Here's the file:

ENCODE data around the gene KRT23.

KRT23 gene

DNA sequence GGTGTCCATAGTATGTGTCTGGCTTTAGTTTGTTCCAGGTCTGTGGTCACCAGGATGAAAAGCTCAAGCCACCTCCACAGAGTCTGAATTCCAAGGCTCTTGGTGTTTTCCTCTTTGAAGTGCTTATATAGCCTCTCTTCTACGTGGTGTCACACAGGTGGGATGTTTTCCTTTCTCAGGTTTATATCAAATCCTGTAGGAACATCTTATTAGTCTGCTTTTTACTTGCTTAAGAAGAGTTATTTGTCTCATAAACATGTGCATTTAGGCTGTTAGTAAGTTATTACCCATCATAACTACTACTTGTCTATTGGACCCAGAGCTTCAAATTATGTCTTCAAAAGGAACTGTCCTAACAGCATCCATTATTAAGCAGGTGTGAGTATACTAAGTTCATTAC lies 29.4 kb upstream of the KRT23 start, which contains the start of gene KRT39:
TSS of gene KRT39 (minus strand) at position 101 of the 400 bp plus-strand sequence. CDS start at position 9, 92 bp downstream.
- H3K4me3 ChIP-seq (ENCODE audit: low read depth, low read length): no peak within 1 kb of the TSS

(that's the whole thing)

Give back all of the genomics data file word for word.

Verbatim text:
ENCODE data around the gene KRT23.

KRT23 gene

DNA sequence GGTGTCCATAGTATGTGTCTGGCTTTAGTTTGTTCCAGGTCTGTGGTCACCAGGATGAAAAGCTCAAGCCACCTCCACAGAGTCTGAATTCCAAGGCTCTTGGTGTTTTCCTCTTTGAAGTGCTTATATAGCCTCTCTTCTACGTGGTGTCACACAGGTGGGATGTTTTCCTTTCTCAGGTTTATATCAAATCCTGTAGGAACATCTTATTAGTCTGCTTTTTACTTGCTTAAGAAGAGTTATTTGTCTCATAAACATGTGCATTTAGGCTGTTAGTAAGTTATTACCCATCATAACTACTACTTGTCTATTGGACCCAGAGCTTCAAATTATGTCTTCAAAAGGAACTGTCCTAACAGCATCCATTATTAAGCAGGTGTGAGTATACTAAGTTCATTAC lies 29.4 kb upstream of the KRT23 start, which contains the start of gene KRT39:
TSS of gene KRT39 (minus strand) at position 101 of the 400 bp plus-strand sequence. CDS start at position 9, 92 bp downstream.
- H3K4me3 ChIP-seq (ENCODE audit: low read depth, low read length): no peak within 1 kb of the TSS